Classic Computer Magazine Archive COMPUTE II ISSUE 1 / APRIL/MAY 1980 / PAGE 4

The Single-Board 6502

Eric Rehnke


(available from East Coast Micro Products, 1307 Beltram CT, Odenton, MD. 21113).

The thought of having your computer actually speak to you has probably crossed about every hobbyists mind at one time or another. The fact that very few of us ever hear a word uttered from our computers is probably due more to the cost of such speech output devices and not to their availability as most of them are in the $400-$600 range.

When Texas Instruments introduced the SPEAK & SPELL for about $50, I had a feeling that a truly “cheap” speech output device was just around the corner.

I forget just how long that “corner” turned out to be, but it must have been about a year before Dave Kemp of East Coast Micro Products introduced his SP-1 interface for the SPEAK & SPELL.

Dave initially sent me his information package which acquianted me with the SP-1 interface and discussed some of the basics of the SPEAK & SPELL's method of speech synthesis.

The most important thing that I learned was that “… SP-1 does not turn SPEAK & SPELL into a black box speech synthesizer which can be used to add voice output to a users' chess, bridge, or Star Trek program. It is a tool which will allow the serious experimenter to investigate speech synthesis at a cost far below other commercially available synthesizer boards.”

Later, I got the chance to review the SP-1 interface package.

The documentation for the SP-1 turned out to be quite a bit more than I expected. Only 2 of the 28 pages were devoted to assembling the interface board which indicated that this package was intended for the advanced experimenter. The software drivers were presented in well commented source listings as well as detailed explanations of how the SP-1 operates and a special section on SPEAK & SPELL theory of application. Software flow charts and a bibliography were also included.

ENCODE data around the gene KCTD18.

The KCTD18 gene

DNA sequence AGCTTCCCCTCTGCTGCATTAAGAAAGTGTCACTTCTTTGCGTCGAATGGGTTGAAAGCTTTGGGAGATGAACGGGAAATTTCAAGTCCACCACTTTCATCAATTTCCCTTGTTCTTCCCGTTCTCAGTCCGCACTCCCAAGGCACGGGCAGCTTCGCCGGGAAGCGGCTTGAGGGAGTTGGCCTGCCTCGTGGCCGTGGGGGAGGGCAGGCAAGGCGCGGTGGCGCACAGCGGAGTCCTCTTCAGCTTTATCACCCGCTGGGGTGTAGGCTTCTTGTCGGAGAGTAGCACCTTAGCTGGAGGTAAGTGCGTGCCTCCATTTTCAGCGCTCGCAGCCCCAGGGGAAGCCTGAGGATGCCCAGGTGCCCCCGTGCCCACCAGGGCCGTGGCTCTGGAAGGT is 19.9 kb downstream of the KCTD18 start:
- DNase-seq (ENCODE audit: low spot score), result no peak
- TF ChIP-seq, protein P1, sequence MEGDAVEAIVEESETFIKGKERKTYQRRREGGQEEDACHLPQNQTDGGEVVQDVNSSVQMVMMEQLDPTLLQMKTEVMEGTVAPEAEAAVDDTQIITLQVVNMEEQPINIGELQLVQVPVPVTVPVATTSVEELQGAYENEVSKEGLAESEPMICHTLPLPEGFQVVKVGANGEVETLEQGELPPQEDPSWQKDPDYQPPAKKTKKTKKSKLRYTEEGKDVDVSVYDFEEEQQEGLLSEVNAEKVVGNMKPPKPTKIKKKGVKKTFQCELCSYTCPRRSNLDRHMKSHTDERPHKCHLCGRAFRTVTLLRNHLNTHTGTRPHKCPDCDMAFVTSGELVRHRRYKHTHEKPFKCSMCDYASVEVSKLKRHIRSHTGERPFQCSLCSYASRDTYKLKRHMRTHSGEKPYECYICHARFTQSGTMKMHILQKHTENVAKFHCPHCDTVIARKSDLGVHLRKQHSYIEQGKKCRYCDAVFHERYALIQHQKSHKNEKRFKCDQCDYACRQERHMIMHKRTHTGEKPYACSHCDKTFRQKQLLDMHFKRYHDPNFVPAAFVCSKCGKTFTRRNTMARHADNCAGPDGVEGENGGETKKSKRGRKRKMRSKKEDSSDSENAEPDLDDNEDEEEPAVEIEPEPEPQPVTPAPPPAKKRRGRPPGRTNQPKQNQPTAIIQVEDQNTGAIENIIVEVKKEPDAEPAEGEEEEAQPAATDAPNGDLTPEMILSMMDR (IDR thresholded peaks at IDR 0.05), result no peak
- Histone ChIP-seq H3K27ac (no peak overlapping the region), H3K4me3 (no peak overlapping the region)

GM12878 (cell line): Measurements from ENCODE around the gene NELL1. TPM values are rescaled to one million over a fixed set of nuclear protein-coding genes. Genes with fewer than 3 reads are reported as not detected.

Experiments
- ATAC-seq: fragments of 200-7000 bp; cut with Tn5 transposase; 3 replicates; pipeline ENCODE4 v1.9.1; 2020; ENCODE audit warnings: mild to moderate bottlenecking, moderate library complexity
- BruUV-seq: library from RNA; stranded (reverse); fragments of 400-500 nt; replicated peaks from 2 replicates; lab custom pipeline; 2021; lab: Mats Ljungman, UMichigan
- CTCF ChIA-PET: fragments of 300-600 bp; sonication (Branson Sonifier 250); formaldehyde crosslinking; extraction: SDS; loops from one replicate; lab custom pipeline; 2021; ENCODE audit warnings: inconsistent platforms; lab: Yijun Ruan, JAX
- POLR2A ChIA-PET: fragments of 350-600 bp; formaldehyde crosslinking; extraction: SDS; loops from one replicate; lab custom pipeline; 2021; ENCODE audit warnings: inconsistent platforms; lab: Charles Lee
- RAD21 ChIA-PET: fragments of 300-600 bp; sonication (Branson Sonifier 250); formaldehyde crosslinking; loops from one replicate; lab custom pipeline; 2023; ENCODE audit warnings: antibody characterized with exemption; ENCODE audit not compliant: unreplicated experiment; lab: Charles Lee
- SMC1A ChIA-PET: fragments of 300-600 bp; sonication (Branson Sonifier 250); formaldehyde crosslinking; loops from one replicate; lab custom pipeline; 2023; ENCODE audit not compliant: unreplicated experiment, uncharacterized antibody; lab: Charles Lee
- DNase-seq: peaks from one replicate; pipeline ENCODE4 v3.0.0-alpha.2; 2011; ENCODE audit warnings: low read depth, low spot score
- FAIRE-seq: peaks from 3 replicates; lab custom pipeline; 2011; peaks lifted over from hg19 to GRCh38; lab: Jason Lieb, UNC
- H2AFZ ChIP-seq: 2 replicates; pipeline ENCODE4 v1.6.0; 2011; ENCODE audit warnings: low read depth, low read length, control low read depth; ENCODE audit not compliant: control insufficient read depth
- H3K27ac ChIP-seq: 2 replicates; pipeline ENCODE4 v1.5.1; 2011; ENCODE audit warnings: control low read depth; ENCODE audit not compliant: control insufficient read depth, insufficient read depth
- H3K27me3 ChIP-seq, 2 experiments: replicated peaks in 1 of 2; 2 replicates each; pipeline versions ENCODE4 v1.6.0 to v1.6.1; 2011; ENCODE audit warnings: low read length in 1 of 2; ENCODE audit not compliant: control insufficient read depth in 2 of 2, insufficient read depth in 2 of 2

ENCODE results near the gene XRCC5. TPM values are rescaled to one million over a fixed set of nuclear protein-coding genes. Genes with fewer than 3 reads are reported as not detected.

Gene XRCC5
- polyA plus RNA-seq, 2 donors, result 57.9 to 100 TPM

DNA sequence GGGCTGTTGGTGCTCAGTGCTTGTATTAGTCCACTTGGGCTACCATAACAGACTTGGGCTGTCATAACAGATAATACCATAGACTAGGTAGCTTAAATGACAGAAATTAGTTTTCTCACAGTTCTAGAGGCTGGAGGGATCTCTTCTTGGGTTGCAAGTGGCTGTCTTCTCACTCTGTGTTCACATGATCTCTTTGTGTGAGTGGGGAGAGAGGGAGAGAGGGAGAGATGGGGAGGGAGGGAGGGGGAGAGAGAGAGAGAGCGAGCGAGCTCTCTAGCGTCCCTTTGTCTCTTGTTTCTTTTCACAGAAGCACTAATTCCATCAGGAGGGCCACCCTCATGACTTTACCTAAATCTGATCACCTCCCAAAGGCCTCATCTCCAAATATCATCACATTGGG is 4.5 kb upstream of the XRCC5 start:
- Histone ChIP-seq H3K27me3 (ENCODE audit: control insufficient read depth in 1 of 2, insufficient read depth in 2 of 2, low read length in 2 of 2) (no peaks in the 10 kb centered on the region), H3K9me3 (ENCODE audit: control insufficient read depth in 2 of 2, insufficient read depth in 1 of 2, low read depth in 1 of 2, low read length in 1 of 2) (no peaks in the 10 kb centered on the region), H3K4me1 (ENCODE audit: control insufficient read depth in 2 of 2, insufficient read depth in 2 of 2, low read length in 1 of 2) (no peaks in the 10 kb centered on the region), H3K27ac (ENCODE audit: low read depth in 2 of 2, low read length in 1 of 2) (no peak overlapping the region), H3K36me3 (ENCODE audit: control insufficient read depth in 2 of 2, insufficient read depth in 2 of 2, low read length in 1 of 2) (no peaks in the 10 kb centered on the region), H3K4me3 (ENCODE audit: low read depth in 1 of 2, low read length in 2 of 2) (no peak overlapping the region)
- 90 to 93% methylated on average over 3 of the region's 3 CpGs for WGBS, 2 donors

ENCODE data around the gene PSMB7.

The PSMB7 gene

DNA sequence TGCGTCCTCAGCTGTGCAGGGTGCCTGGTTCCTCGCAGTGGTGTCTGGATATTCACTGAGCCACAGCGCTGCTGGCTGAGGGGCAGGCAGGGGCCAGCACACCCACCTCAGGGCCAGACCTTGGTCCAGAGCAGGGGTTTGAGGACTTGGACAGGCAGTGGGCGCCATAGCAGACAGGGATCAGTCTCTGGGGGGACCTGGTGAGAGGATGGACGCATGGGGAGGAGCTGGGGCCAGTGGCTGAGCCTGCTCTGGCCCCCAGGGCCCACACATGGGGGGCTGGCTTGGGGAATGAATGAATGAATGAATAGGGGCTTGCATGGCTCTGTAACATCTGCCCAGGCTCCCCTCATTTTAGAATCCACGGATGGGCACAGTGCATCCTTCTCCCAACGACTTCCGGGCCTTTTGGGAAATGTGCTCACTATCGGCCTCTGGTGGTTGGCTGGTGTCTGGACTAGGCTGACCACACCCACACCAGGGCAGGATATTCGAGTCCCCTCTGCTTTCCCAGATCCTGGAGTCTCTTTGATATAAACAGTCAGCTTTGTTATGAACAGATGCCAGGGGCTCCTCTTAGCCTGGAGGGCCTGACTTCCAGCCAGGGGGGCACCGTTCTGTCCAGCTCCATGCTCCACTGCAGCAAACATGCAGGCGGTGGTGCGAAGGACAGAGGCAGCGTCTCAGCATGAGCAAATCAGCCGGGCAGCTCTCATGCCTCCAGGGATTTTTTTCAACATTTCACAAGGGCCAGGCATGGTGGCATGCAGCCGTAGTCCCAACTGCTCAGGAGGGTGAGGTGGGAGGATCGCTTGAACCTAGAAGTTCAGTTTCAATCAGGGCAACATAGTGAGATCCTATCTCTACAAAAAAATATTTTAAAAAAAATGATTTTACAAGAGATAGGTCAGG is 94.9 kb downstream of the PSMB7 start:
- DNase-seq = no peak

I rate the documentation as excellent. Plenty of information here.

I hooked the interface to my SYM, loaded the hex dump software and shortly thereafter, SYM was giving me a vocal hex dump of its memory contents.

Shades of DEMON SEED. SYM was actually talking to me!!!

Other software was included to enable one to pull word data out of SPEAK & SPELL for analysis, but I never got around to using it. It would have been almost anti-climactic after hearing SYM actually talk.

The vocal hex dump software is the only piece of “black-box” software you get with the SP-1 that you can plug in and use. It's a great demo of the possibilities. The other software included is meant to aid the experimenter in working with the SPEAK & SPELL and developing things further.

By the way, no modifications were necessary to the SPEAK & SPELL as the SP-1 plugged into an internal edge connector.

The SP-1 interface package sells for $49.00 and is available directly from East Coast Micro Products.

If you want to tinker around with speech synthesis at a low price, check out the SP-1.